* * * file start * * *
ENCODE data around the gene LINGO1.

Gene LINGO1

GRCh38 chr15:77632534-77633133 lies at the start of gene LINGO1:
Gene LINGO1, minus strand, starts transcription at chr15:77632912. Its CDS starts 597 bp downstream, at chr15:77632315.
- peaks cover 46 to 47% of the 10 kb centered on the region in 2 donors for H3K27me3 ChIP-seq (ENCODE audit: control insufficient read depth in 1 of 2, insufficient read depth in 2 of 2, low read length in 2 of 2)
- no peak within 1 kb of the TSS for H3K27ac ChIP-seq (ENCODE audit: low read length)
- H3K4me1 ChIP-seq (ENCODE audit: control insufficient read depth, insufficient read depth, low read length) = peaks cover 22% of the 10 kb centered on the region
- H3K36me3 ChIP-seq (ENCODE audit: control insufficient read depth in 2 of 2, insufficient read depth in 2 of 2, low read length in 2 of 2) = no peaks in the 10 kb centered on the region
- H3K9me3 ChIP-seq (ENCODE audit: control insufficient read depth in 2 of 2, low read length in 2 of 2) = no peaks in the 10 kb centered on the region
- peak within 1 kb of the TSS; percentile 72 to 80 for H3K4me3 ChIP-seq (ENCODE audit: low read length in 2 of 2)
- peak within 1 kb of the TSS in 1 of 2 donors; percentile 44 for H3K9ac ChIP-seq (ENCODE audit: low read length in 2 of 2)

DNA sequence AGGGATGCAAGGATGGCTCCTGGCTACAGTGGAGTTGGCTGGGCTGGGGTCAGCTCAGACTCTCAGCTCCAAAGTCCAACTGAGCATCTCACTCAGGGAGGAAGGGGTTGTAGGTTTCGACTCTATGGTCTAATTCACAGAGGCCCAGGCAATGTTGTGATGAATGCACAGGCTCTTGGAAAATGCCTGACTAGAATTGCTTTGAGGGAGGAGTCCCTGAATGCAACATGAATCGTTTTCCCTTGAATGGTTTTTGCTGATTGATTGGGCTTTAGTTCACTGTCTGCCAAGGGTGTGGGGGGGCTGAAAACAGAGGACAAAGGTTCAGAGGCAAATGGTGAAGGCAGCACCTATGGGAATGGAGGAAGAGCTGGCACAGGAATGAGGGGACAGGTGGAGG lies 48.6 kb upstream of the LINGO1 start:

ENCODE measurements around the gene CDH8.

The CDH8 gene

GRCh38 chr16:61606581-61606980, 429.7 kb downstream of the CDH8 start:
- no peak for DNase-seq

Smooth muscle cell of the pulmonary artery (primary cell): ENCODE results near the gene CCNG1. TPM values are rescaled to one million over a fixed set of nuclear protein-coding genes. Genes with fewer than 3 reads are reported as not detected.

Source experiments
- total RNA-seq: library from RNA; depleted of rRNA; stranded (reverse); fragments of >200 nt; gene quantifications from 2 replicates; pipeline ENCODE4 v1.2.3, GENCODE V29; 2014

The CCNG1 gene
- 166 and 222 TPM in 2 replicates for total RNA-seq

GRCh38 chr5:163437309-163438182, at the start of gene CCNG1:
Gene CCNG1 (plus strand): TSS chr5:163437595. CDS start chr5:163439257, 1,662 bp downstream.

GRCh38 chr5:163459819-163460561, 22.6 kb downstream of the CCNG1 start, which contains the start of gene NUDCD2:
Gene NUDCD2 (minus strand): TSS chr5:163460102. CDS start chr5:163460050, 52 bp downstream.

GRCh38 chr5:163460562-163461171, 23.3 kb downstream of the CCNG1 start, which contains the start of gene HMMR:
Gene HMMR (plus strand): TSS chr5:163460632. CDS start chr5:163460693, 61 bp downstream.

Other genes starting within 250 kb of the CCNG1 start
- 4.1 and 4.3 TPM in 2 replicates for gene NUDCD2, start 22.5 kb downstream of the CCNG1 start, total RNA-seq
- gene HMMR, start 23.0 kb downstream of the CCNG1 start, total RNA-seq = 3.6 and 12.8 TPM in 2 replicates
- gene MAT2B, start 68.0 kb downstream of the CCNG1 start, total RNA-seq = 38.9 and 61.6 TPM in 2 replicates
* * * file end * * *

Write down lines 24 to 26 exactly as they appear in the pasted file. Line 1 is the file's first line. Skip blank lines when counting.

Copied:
GRCh38 chr5:163459819-163460561, 22.6 kb downstream of the CCNG1 start, which contains the start of gene NUDCD2:
Gene NUDCD2 (minus strand): TSS chr5:163460102. CDS start chr5:163460050, 52 bp downstream.

GRCh38 chr5:163460562-163461171, 23.3 kb downstream of the CCNG1 start, which contains the start of gene HMMR: